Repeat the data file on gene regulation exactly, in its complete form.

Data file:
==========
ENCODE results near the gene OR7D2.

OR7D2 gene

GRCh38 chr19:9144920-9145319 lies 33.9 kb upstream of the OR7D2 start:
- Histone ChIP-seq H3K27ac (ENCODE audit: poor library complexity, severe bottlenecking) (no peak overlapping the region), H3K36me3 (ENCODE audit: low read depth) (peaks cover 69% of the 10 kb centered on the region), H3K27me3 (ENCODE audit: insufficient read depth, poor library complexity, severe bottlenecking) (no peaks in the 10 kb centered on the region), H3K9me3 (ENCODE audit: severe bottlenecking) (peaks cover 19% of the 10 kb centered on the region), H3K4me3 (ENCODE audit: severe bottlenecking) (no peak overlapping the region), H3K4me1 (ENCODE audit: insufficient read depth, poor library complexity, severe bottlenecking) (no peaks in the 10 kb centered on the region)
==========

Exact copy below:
ENCODE results near the gene OR7D2.

OR7D2 gene

GRCh38 chr19:9144920-9145319 lies 33.9 kb upstream of the OR7D2 start:
- Histone ChIP-seq H3K27ac (ENCODE audit: poor library complexity, severe bottlenecking) (no peak overlapping the region), H3K36me3 (ENCODE audit: low read depth) (peaks cover 69% of the 10 kb centered on the region), H3K27me3 (ENCODE audit: insufficient read depth, poor library complexity, severe bottlenecking) (no peaks in the 10 kb centered on the region), H3K9me3 (ENCODE audit: severe bottlenecking) (peaks cover 19% of the 10 kb centered on the region), H3K4me3 (ENCODE audit: severe bottlenecking) (no peak overlapping the region), H3K4me1 (ENCODE audit: insufficient read depth, poor library complexity, severe bottlenecking) (no peaks in the 10 kb centered on the region)